Program

Tuesday, December 11, PK-5115

  • 9:30-10:30 == Campana
  • 10:30-11:00 == Coffee Break
  • 11:00-12:00 == Campana
  • 12:00-14:30 == Lunch
  • 14:30-15:30 == Turchet
  • 15:30-16:00 == Coffee Break
  • 16:00-17:00 == Turchet

Wednesday, December 12, PK-5675

  • 9:30-10:30 == Campana
  • 10:30-11:00 == Coffee Break
  • 11:00-12:00 == Campana

Thursday, December 13, PK-5675

  • 9:30-10:30 == Ascher
  • 10:30-11:00 == Coffee Break
  • 11:00-12:00 == Ascher
  • 12:00-14:30 == Lunch
  • 14:30-15:30 == Campana
  • 15:30-16:00 == Coffee Break
  • 16:00-17:00 == Darondeau

Courses

Arithmetic aspects of orbifold pairs and ‘special’ manifolds.

Speaker: Frédéric Campana

Abstract: One of the major goals of arithmetic geometry is to determine geometric conditions under which a projective manifold defined over a number field is ‘potentially dense’ in the sense that its rational points become Zariski dense after a suitable finite extension of the base field.

The problem is famously solved for curves by knowing the value of the genus g, or equivalently, the sign of the canonical bundle. In particular, for genus 2 the number of rational points defined over any number field is always finite by Faltings’s proof of the Mordell conjecture.

We shall present a conjectural solution to this problem in any dimension by introducing the class of so-called ‘special’ manifolds which are higher-dimensional analogues of rational and elliptic curves (i.e., curves of genus 0 or 1), defined by a certain non-positivity of the cotangent bundle. In short, these special manifolds are conjectured to coincide exactly with the potentially dense manifolds. ‘Specialness’ is alternatively defined by the absence of fibrations onto so-called ‘orbifold pairs’ (X,D) of general type, where D is a divisor of which each component is equipped with a certain positive multiplicity encoding the multiplicities of the fibres.

We will introduce the notion of ‘integral points’ of such orbifold pairs. This allows the extension of the conjectures of Lang and Vojta to this new context.

For curves, this gives an orbifold version of the Mordell conjecture, which is still open, but which follows from the abc conjecture. A weak form has been obtained by Darmon-Granville in 1995, using Falting’s theorem. As a consequence of a well-known conjecture within Vojta’s arithmetic version of Nevanlinna Theory, one can show the implication: X potentially dense implies X not special.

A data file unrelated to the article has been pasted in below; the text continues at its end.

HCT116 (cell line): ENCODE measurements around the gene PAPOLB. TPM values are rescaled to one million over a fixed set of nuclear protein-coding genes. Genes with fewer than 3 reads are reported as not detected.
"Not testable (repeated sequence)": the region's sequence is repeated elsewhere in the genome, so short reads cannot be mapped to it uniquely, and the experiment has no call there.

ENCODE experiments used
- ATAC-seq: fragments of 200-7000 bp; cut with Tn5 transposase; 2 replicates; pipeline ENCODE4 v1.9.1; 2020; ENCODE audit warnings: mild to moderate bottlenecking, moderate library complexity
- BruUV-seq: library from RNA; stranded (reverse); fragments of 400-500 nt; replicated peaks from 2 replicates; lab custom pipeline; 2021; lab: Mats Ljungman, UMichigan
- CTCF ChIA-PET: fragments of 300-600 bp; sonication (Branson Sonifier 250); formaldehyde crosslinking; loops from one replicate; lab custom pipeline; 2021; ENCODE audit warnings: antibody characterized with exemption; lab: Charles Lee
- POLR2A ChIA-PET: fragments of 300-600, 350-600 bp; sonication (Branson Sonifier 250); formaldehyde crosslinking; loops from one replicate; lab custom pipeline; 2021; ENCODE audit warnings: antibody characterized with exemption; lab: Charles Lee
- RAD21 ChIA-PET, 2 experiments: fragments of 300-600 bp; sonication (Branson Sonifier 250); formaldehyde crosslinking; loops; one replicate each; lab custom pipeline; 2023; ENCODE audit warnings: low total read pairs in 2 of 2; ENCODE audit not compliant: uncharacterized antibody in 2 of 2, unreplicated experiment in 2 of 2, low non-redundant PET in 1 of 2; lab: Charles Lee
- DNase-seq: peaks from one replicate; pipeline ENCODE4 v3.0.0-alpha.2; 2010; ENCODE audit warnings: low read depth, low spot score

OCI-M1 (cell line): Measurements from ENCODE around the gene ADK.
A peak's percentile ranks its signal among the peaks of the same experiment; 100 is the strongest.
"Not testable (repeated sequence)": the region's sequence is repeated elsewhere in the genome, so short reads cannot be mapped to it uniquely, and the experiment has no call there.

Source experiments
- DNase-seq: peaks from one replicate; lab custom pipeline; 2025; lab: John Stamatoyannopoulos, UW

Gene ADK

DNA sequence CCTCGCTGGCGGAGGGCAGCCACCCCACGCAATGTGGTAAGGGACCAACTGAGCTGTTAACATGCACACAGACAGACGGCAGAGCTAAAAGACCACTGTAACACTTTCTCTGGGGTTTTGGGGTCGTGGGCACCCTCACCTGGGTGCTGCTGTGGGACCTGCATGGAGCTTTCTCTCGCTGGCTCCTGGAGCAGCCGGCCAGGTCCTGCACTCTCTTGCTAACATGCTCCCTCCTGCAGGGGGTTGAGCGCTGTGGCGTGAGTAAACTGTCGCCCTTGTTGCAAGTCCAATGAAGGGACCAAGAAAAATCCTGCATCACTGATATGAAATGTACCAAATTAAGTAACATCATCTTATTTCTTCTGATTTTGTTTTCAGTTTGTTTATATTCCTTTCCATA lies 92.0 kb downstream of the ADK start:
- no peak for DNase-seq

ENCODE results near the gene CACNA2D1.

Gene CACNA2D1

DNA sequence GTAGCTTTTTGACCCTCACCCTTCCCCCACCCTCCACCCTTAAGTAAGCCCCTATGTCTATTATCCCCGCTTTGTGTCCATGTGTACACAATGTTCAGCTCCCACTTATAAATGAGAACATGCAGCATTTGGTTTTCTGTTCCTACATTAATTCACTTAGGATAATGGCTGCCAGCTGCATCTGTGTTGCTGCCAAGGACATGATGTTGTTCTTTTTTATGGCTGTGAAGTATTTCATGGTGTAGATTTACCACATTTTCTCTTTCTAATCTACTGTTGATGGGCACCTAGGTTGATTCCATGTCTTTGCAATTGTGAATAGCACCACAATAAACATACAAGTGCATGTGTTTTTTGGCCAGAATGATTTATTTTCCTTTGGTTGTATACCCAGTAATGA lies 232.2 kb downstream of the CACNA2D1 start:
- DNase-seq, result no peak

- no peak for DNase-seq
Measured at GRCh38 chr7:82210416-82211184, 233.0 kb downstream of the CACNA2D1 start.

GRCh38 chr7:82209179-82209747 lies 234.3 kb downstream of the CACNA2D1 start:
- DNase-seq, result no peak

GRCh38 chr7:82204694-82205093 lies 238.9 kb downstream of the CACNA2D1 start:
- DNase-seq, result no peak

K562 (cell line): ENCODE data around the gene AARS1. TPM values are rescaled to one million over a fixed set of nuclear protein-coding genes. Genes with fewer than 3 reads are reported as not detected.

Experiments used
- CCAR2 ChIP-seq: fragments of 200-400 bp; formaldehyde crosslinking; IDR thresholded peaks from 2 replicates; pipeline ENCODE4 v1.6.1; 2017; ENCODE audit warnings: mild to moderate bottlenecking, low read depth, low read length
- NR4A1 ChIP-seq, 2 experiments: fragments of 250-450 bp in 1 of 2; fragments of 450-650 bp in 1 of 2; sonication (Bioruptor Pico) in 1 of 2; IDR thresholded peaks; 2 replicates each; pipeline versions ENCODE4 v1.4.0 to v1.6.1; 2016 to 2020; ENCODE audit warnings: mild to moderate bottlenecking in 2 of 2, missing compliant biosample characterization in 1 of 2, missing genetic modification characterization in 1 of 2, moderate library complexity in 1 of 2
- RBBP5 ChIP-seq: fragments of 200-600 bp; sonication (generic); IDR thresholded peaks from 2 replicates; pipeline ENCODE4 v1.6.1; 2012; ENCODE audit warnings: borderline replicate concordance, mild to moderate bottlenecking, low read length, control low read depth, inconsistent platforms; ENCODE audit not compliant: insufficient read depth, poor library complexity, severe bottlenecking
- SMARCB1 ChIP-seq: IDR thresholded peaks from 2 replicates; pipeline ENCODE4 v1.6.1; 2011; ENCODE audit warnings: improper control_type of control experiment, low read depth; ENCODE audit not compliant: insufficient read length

Special manifolds are easy to describe in dimension 2. The situation changes radically in dimension 3, where a construction by Bogomolov-Tschinkel provides non-special examples for which the conjecture above, supported conditionally by Vojta’s theory, conflicts with another conjecture attributed to Abramovich and Colliot-Thélène.

Arithmetic and Geometry of log pairs

Speakers: Ascher-Turchet

Abstract: We present an introduction to the problem of determining arithmetic and geometric hyperbolicity properties of pairs. Log pairs, or pairs, are objects of the form (X,D) where X is a projective variety and D is a reduced divisor. They play a central role both in arithmetic, since they are the right objects to study integral points, and in geometry, especially in the minimal model program and in the study of moduli spaces of higher dimensional varieties. In this mini-course we will introduce pairs and their properties. After reviewing the case of curves, we will present the (few) known results for surfaces. We will then focus on the case of surfaces with positive logarithmic cotangent bundle, describe their geometry and their moduli, and discuss recent proofs of algebraic and arithmetic hyperbolicity.

Orbifold hyperbolicity

Speaker: Darondeau

Abstract: I will present a work with F. Campana and E. Rousseau on the hyperbolicity of geometric orbifolds. I will first recall the notion of entire curve in the category of geometric orbifolds introduced by Campana. I will briefly justify the necessity to work in this setting, which generalizes and extends the classical setting (compact setting and logarithmic setting). We will then see that the natural theory of orbifold jet differentials (that we introduce for higher orders) allows us to obtain new results, but is rather surprising in comparison with the classical setting.